New Guy Here - Questions Inside

Hey. I’m SolarLune, a guy who likes to make games in his free time. I’ve been looking into game engines recently, and I’ve decided to try out Panda3D a bit more than previously. I was wondering a few things.

  1. I’ve got Aptana Studio (with PyDev) installed on my comp, and I was hoping to have at least a little code-completion stuff set up. I saw from this thread how to get a code-completion file for Eclipse (which Aptana’s based off of, right?). Anyway, I downloaded and used the script in Aptana to generate a ‘panda3d.core.pypredef’ file. I specified that file’s parent folder in Aptana’s Predefined Completions list, but it didn’t help. Anything else I’m missing?

1b. In addition / As an alternative, does anyone know of a plugin that would just run a ‘dir()’ function on the highlighted file? That would help to at least show the structure of the object specified. I suppose that’s not possible, though, since it would have to run all the lines in the script up to that to define the variable to run ‘dir()’ on…

  1. I’m using the Chicken exporter for Blender with Blender 2.61, and I’m suprised at how fairly simple it is. I’m glad that it’s not a huge problem to export a mesh simply and quickly. When it comes to animation, I see that it’s from a frame beginning to a frame end. It’d be cool to have Blender Action support, but in any case, I was wondering:

A) how easy is it to animate objects at a specific speed (play animations quickly, slowly, backwards, etc)?

B) Can you code bone movements yourself, to, say, have a character look at something, or aim toward an object?

EDIT: Oh, and here’s another couple of questions.

  1. I thought that I recall that you could use Blender as a kind of ‘scene editor’ by using game properties to mark locations (empties?). Maybe I’m off, but I thought that I recalled that… :confused:

  2. How easy is it to animate 2D objects? Not GUI elements per se, but actual 2D objects that face the camera - sprites? Just wondering.

Thanks a lot for any help!

Is anyone gonna help me out with some of these? It’s been 9 hours, but I suppose that’s not THAT much time… Can anyone at least help me with the code-completion problem? I could probably figure the rest out on my own…

Let me try at all this:
(As a side note 24 hours is a good time to wait, people may be in other time zones you know)

Awesome, glad to see you’re going to try panda3d, we’ll all be happy to see your creations!

I personally have never used IDE’s or anything above a text editor with syntax high-lighting, all I do know about this topic is that most of panda3d is written in C++, so most auto-complete systems will be broken or require some sort of manual work. I’d try asking about it through whomever develops Aptana Studio.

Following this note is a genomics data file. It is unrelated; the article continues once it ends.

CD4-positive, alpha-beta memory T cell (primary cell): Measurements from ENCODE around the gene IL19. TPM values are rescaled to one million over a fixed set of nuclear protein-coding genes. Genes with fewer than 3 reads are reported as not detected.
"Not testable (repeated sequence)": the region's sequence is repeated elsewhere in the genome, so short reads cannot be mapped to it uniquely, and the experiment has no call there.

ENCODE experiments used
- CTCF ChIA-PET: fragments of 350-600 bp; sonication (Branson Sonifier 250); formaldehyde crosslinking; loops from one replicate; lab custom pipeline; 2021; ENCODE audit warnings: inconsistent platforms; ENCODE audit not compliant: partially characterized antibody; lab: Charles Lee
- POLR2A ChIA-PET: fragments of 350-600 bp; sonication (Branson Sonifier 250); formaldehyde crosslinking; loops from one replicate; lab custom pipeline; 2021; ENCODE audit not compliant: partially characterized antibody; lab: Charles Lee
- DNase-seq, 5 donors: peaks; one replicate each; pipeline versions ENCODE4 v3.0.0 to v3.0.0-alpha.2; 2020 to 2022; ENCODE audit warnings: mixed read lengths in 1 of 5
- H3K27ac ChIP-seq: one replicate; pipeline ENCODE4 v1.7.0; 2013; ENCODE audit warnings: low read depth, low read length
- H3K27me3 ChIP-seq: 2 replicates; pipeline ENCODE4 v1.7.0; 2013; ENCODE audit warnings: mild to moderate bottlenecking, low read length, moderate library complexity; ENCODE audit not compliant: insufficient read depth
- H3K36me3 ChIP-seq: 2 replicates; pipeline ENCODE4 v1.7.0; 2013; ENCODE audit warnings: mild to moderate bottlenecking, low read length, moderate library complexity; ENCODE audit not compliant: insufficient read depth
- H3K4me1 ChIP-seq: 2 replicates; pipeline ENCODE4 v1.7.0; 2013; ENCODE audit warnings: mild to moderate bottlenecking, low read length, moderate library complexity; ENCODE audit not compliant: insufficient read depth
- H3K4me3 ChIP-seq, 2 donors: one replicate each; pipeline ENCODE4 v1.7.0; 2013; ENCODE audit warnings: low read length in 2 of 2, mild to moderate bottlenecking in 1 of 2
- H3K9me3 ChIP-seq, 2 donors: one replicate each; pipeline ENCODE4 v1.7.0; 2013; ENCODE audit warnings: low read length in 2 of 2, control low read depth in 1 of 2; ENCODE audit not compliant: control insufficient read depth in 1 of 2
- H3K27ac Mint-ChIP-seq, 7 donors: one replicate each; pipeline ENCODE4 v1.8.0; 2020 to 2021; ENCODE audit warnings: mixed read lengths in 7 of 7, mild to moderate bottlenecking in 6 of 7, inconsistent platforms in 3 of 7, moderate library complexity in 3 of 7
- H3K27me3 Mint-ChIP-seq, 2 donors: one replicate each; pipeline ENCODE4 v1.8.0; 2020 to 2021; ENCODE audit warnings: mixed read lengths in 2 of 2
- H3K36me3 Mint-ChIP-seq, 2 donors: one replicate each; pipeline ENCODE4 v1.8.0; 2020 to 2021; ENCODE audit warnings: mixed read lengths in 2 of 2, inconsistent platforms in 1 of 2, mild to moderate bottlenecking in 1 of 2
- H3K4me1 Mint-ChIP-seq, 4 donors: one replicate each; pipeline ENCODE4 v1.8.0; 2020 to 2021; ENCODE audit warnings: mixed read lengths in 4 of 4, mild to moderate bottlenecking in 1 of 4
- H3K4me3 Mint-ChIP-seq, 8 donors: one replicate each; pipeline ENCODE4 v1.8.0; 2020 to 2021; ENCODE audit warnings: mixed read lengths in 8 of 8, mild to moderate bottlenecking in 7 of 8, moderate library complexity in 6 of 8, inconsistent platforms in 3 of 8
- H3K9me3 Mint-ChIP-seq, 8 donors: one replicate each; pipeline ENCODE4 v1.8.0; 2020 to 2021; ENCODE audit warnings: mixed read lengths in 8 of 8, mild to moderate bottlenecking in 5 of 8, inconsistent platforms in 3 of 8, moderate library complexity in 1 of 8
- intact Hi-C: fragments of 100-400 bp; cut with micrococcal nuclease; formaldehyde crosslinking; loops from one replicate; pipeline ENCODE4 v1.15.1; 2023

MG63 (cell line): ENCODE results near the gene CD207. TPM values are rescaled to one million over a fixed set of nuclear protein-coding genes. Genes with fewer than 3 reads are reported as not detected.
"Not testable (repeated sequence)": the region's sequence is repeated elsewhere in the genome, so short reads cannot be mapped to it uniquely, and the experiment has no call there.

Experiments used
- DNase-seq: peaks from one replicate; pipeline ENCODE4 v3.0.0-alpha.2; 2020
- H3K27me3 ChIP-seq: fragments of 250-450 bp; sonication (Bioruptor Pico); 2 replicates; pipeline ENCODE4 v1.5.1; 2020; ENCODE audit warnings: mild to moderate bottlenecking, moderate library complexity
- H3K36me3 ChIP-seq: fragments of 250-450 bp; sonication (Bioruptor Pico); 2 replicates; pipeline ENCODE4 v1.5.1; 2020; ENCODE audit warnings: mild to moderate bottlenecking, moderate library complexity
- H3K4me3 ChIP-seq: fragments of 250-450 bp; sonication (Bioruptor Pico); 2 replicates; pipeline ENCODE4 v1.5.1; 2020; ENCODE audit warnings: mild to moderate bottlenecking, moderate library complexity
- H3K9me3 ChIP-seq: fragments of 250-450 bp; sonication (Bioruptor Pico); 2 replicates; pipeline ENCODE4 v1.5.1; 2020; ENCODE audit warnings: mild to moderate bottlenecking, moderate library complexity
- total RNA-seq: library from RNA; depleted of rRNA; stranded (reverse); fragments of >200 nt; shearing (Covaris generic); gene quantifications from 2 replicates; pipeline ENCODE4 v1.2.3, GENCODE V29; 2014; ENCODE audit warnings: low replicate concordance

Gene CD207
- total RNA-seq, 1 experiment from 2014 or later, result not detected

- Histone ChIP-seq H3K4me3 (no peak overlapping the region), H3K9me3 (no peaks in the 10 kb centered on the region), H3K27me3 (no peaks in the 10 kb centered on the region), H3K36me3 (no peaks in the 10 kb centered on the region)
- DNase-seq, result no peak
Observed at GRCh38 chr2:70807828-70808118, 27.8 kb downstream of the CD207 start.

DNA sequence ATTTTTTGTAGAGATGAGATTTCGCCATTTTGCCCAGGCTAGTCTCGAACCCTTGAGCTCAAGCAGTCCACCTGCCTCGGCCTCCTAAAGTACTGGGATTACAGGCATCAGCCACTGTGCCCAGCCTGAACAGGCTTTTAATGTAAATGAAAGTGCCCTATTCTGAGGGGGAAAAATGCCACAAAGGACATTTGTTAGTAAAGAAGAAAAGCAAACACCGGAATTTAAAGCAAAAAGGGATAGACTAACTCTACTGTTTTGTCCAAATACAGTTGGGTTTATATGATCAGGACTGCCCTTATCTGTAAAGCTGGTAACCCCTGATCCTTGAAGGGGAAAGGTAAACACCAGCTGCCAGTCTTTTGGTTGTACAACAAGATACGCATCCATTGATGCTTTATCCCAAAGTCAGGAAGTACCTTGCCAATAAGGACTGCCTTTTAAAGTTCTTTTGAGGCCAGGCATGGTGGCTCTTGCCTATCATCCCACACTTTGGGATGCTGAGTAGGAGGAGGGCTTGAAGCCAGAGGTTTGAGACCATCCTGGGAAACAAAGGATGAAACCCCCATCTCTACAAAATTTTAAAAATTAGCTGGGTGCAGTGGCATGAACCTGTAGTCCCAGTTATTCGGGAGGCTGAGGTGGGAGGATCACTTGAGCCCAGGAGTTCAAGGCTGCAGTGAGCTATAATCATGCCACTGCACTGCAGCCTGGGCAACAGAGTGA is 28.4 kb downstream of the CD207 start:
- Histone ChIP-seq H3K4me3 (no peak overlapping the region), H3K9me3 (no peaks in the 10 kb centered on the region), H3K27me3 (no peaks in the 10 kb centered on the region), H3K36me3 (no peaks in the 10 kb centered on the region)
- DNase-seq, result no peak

I can only answer this, again, with the above

There is documentation on controlling animations on the Actor Animations manual page

Look at the looking-and-gripping example provided with panda3d’s samples, it shows having a character’s head ‘look at’ a target (the mouse in this case)

Blender has a tagging system under the Game Logic panel, and tags are exported through chicken, onto the nodes themselves. For instance:

# returns all objects tagged in Blender with "monster_type" set to "evil_lamp"

# returns all objects tagged in Blender with "monster_type", no matter what the value string is

It’s mostly limited to your artwork. You could write a simple script (or class) that would create a flat card, and load a new texture onto it at each fps intervals, you would need to create the images themselves that show the animation however.

Otherwise you’d have to animate only by moving the entire image, or by using 2d animation in Blender, by simply creating flat animated models.

Hope this helps,

Thanks for the reply. Too bad about the IDE, but it’s not that big of a deal. Glad to hear about the rest, particularly the tagging system. So, creating a card isn’t just an egg, huh? Will a 2D sprite take 3D space? Also trying to understand how Bullet works into the game engine. It’s kind of complex - I wanted to have a car drive about. There’s an example of this with Bullet’s physics, but would it just be simpler for someone like me to use the built-in physics (Just trying to get the Bullet Hello World example to show up with custom geometry’s proving a bit difficult for me)?

Anyway, thanks again.

The IDE may work and quite put, I was simply saying I have no clue about them, so perhaps someone with more experience in this area will reply.

You could just use an egg in place of sprites
You could just use an card in place of sprites
What’s the difference? A card is generated through the CardMaker class, or through egg-texture-cards (command line), which simply generates an egg for you.

Essentially there is no difference between an egg and a card, a card is more or less a term for an egg generator which generates a flat egg model.

A 2d object (egg, sprite, card, abbreviate it how you will) can take up an 2d or 3d scene graph, one will have an orthographic camera (render2d) and the other with have a perspective camera (render) Both the 2d and 3d scene graph will have X, Y, and Z coordinates, meaning that the Y will control which objects are in front or back, only one issue would be that render2d will stretch, aspect2d may work, attaching an orthographic lens to the 3d scene (render) would work better in most cases.

You can find more information about attaching an orthographic lens to the 3d scene, on the Orthographic Lens manual page.

Bullet is a complex engine however, most physics engines are. IMO, Bullet is the most feature complete physics engine for Panda3d, I can almost assure you that using Bullet will be easier for making a car, than using the built-in physics engine. This discussion would go better after you know more about Panda3d’s scene graph system, and how nodes interact with each other through their parent-child relationship. Once you understand this a bit more, using Bullet will be a piece of cake for you.

Hope this helps,